Thursday, February 22, 2007

An unlikely ambassador

There appears to be an unwritten rule here that after school playdates run through tea time (essentially the children's dinner hour). Like so many local customs, this one runs sort of counter to my ideas about how long children really need to play or how much down time ought to be built into their days, but as there's no true harm to occasional 6 p.m. playdate pickups other than my own scheduling inconvenience, I see no reason not to let Julia accept such invitations when she receives them.

Earlier this week, I went to retrieve her at a friend's house after tea and was met at the door by an apologetic mum. "I roasted a chicken and served broccoli and mashed potatoes," she told me as she ushered me into the kitchen where the girls were polishing off large bowls of chocolate ice cream," but Julia told me that she doesn't eat any of those things???"

"No, I'm afraid Julia's an extraordinarily picky eater," I replied with a smile, "and the fact that many of the foods here in the UK are a little unfamiliar to her has diminished her repertoire even further. I'm so sorry that she didn't eat what you had prepared. It smells delicious."

"We asked her what she likes to eat," Julia's friend's mum responded, "and she told us that she likes macaroni and cheese, hot dogs, pizza, pasta and grilled cheese." (It figures that the kid didn't mention any of the fruits and vegetables that she enjoys. I'm sure the British equivalent of DYFS will be knocking on my door any day now to take away my malnourished children.) I nodded, not quite able to look the mother whose children eat roasted chicken, boccoli and potatoes in the eye when faced with direct evidence of my own kid's lousy eating habits. "Those are the mainstays of her diet at the moment," I agreed, a bit apologetically.

Julia's friend and the friend's older sister were wide eyed. "We looove macaroni and cheese," one of them advised me with the air of an adventurous eater. "Hot dogs," the other one whispered under her breath incredulously. "It all sounds so American," the mum smiled at me. "So exotic..."


Blogger Steph said...

Too funny! Mine are quite the exotic eaters as well. M's list would mirror Julia's, and take away the cheese items (except for pizza) and you've got J's list ;-) They do eat broccoli though...

4:41 PM  
Blogger Suzanne said...

Hey! So my daughter might also be considered a devotee of exotic fare in another country... That's encouraging to hear, somehow.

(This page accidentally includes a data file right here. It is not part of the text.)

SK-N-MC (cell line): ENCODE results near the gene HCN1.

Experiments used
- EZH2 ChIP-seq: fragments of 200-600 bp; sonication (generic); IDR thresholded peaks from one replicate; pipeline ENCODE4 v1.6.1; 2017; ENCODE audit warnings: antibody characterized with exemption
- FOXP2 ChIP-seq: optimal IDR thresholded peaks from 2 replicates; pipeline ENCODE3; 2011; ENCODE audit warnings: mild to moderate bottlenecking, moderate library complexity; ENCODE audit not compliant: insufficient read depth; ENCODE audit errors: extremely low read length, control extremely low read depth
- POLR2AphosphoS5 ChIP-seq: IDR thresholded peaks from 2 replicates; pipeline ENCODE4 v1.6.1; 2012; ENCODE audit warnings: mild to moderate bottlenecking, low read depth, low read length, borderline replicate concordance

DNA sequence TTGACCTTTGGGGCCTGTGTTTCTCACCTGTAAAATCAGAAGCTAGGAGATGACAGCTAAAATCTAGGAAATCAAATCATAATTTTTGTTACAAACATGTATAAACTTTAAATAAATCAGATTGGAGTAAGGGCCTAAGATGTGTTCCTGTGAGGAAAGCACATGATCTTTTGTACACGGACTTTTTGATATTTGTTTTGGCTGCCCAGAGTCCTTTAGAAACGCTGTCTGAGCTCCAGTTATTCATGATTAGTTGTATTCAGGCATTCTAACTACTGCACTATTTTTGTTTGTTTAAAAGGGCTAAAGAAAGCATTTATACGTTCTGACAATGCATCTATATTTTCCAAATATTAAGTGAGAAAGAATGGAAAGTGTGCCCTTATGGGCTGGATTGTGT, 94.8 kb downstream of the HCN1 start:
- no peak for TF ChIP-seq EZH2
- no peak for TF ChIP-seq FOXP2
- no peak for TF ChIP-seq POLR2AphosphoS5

5:43 PM  
Blogger Tenille said...

Ha! Hilarious.

7:01 PM  
Blogger Gretchen C. said...

I'm really giggling at this one because a couple of weeks back, Holly of Nothing But Bonfires blogged (and waxed rhapsodic) about her first taste of a real American grilled cheese sandwich, something she'd never had before.

(I'm also giggling because you said "mum" instead of "mom" . . . you really are getting Anglicized!)

7:42 PM  
Blogger Amy said...

That is hilarious!! My gosh, lucky the child who gets to eat hot dogs and mac-n-cheese almost every single day! Thanks for the laugh!

7:50 PM  
Anonymous Margie said...

Back to Portugal-- Loved your photos! After I wrote my time machine comment a few days ago, Dave told me that a time machine was not necessary. You just went to the wrong part of Portugal. (A few others seem to have had the same idea.) But I do understand that with 5 and 3 year olds, you wanted to pick one place and stay put. Onto today's entry: I can vouch for the fact that at least some picky eaters do change their stripes.

8:57 PM  
Blogger chichimama said...

You scared me, you really did. You mean my children will someday be eating at other people's houses? Gah!

11:41 PM  
Anonymous Anonymous said...


I found your blog by googling for American expats in London. My husband and I are considering a similar move, and have many questions. We also have two kids, ages 7 and 5, so need to look at schools/school districts and so on. We were told, by some acquaintances, that we should look to live in NW London.

If you have the time, would it be possible for you to answer some questions regarding a move to London? I can send you the questions by email, or in comments on your blog, if you prefer.



M-from-Dallas, TX.

4:09 AM  
Blogger Gina said...

Oh wow, who'd have ever thought all our children were exotic eaters?! I wish I could look at it that way. Well, actually when my oldest takes a whole tomato and bites into like an apple, I'm sure she's an exotic eater - and not so sure she's mine!

7:20 AM  
Blogger Rebecca said...

Ah, the exotic masses feeding kid foods to North American children... :)

M-from-Dallas, TX., you can email me through my profile if you'd like... I'd be happy to help!

(And to others who've commented before that I didn't have email enabled, now I do!)

1:38 PM  
Blogger Dana said...

I love it! By those standards, Iain is an exotic eater too. Excellent. Now I just have to move to Britain.

Ps - Like Gretchen, I notice you used "mum" too. Heehee.

7:37 PM  

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